Even though the stock only hit the market at the beginning of March 2017, it has been one of London’s worst performing investments over this period, losing around 75% of its value since coming to market. And today, the shares trading down once again after the group issued yet another profit warning.
Struggling to remain relevant
For the six months ended at 31 January 2018, the supplier of consumer goods brands booked revenue of just £48.4m, down from last year’s figure of £68.1m for the same period. While the company does say in its trading update that the first half of 2017 was unusually strong, it also goes on to say that 2018 is turning out to be an extremely tough year for ordering with many orders now falling into fiscal 2019 rather than the second half of 2018. Meanwhile, “retailer sentiment with regard to placing general merchandise orders in the short-term has not improved” and “lower volumes available to non-food suppliers, along with retailers’ desire to minimise increases in retail prices, has created an even more competitive environment than normal.” As a result of these issues, management now expects the firm to report underlying EBITDA of between £6m to £7m for fiscal 2018, which is significantly below current market expectations. Indeed, the market had been expecting the group to report a net profit of £6.1m for the year.
The one bright spot in the company’s performance update is a commitment to its dividend yield of 12.5% although with trading performance deteriorating, it’s difficult to see how management can accomplish this.
A better income buy
As it looks as if Up Global’s problems aren’t going to go away anytime soon, I would avoid this falling knife as there are plenty of other more attractive looking investments out there. One example is global mining giant Vedanta (LSE: VED).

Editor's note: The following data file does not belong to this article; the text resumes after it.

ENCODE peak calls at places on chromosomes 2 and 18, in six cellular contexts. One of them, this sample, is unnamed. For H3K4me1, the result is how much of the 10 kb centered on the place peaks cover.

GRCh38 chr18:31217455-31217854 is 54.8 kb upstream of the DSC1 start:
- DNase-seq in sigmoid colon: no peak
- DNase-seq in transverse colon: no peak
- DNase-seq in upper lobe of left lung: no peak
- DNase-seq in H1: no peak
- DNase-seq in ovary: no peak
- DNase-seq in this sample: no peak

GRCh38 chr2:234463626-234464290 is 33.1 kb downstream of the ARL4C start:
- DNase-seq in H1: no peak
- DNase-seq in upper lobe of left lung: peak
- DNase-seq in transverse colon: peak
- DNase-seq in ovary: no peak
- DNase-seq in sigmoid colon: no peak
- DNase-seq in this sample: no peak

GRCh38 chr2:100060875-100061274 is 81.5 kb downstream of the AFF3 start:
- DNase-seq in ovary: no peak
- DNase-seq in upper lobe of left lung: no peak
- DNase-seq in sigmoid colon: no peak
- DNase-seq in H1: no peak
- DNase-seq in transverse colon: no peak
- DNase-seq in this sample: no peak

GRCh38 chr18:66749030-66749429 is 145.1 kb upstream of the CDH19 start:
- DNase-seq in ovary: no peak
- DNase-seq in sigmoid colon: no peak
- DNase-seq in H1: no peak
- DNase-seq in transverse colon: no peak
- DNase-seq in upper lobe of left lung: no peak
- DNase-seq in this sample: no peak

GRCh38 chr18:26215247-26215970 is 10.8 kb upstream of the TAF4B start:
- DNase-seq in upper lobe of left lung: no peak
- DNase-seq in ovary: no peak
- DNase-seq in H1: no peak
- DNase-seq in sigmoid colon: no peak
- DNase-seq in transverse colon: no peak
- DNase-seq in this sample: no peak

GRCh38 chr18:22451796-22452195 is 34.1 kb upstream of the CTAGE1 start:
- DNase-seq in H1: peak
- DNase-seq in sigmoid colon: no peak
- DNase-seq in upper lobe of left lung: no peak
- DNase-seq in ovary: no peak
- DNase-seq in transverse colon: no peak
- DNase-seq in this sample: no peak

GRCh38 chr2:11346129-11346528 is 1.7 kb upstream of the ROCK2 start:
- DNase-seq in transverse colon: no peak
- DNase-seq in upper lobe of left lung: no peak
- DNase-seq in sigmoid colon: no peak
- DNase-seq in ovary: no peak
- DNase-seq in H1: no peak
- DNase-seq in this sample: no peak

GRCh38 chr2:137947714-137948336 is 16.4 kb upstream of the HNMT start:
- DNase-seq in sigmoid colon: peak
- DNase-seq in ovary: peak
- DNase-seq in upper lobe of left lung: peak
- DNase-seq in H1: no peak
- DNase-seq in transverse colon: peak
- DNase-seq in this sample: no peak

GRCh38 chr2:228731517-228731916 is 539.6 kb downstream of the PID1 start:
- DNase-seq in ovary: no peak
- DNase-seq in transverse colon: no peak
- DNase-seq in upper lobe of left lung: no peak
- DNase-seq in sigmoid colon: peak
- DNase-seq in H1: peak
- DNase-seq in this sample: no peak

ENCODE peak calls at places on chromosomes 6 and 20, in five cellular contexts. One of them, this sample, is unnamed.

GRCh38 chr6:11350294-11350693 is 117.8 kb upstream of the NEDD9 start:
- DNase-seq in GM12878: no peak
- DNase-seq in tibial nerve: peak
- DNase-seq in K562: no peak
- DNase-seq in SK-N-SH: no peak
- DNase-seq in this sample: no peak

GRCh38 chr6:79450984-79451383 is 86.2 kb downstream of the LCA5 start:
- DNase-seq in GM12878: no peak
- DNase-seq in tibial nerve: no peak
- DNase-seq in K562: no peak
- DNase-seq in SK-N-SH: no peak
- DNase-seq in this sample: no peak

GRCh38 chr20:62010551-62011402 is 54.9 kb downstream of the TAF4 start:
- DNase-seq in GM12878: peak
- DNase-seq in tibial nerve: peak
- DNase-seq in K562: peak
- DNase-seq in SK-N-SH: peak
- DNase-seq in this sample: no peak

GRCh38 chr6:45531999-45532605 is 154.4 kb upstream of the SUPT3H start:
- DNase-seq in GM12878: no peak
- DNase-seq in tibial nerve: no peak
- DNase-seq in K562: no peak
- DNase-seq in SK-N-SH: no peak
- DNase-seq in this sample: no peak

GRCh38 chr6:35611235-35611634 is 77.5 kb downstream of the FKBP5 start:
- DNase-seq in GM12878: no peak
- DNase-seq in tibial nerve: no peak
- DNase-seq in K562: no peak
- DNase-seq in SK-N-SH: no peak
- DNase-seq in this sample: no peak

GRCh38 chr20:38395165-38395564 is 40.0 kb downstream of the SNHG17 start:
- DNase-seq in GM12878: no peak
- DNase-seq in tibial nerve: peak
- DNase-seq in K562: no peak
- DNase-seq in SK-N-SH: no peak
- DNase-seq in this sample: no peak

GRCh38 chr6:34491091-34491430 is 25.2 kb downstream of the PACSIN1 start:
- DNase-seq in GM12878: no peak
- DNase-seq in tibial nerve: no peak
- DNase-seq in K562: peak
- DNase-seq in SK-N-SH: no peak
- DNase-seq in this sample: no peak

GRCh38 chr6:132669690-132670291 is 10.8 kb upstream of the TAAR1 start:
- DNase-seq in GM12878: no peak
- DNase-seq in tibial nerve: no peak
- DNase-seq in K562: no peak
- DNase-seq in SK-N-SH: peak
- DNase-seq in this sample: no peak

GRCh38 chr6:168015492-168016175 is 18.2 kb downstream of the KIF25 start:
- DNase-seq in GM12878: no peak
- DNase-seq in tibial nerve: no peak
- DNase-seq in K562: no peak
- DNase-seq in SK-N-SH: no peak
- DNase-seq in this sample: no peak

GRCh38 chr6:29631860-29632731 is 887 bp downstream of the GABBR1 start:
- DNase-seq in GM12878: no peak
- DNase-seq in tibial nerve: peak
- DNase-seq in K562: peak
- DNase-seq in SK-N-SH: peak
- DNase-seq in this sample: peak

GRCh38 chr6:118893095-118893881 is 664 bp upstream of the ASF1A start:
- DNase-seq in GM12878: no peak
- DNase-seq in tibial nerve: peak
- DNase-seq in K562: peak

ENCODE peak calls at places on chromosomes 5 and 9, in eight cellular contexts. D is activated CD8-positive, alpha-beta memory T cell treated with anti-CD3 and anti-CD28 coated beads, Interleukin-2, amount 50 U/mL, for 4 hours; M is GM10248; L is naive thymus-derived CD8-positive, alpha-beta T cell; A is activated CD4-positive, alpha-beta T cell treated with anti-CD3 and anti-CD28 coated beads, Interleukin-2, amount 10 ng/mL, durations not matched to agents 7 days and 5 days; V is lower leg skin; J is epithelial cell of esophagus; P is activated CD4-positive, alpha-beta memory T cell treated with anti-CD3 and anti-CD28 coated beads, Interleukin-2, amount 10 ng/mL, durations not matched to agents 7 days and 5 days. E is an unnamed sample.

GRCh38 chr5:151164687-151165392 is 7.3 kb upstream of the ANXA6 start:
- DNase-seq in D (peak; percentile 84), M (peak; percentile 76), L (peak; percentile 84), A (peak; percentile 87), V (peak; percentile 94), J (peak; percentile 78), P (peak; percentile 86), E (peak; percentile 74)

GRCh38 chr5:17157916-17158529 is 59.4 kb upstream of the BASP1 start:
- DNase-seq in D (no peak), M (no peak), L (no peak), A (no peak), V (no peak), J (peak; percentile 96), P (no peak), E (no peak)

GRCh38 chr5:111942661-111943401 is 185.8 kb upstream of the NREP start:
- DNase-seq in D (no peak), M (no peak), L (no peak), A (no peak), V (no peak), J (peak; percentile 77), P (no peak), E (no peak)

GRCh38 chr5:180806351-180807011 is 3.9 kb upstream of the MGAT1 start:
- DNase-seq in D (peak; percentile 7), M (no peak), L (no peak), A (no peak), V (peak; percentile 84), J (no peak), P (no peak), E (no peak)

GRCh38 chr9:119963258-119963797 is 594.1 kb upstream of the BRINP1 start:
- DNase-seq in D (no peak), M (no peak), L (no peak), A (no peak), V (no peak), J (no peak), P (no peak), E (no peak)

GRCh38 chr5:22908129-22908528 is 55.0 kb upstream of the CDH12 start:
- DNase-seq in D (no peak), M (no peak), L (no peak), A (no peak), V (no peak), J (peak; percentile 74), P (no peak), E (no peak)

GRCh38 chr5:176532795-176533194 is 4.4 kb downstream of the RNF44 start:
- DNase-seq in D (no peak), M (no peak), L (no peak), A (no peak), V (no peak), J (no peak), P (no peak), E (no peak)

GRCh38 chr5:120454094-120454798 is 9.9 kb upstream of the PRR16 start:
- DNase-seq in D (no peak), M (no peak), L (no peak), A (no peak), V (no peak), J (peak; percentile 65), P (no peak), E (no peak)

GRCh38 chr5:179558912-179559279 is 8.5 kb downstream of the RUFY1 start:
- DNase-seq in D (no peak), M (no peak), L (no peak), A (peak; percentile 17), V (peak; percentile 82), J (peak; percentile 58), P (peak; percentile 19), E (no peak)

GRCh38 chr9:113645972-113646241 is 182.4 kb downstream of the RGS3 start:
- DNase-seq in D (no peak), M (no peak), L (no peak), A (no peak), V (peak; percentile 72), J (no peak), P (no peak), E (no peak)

Like UP Global, Vedanta has been buffeted by some adverse headwinds over the past few years. However, the company has been able to recover steadily from these issues and now looks well placed to grow with commodity prices rising and an improved balance sheet.
At the beginning of November, the company reported a near 40% jump in first-half earnings before interest tax depreciation and amortisation to $1.7bn thanks to higher commodity prices — an impressive recovery from last year’s loss of $5bn. As earnings grow, the group is also on track to reduce net debt to less than three times earnings from around $9bn.
As Vedanta is majority owned by its founders and current management, they are incentivised to make the business as profitable as possible and work for all investors. That’s why I believe that the company is a fantastic income stock because its majority shareholders will not let the business go under as they have billions invested.
Right now, the shares support a dividend yield of 6.6% and the payout is just covered by earnings per share. Next year, however, payout cover is set to hit 1.7 times as City analysts expect earnings per share to jump 82% thanks to further operational improvements and commodity price gains.
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